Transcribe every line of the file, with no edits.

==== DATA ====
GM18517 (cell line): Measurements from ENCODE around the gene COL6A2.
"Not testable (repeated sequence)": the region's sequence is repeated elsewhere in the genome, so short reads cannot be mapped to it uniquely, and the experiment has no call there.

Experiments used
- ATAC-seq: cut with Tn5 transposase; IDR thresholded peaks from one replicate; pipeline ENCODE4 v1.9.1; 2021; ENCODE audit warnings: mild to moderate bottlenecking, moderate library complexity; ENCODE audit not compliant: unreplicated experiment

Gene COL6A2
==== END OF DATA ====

GM18517 (cell line): Measurements from ENCODE around the gene COL6A2.
"Not testable (repeated sequence)": the region's sequence is repeated elsewhere in the genome, so short reads cannot be mapped to it uniquely, and the experiment has no call there.

Experiments used
- ATAC-seq: cut with Tn5 transposase; IDR thresholded peaks from one replicate; pipeline ENCODE4 v1.9.1; 2021; ENCODE audit warnings: mild to moderate bottlenecking, moderate library complexity; ENCODE audit not compliant: unreplicated experiment

Gene COL6A2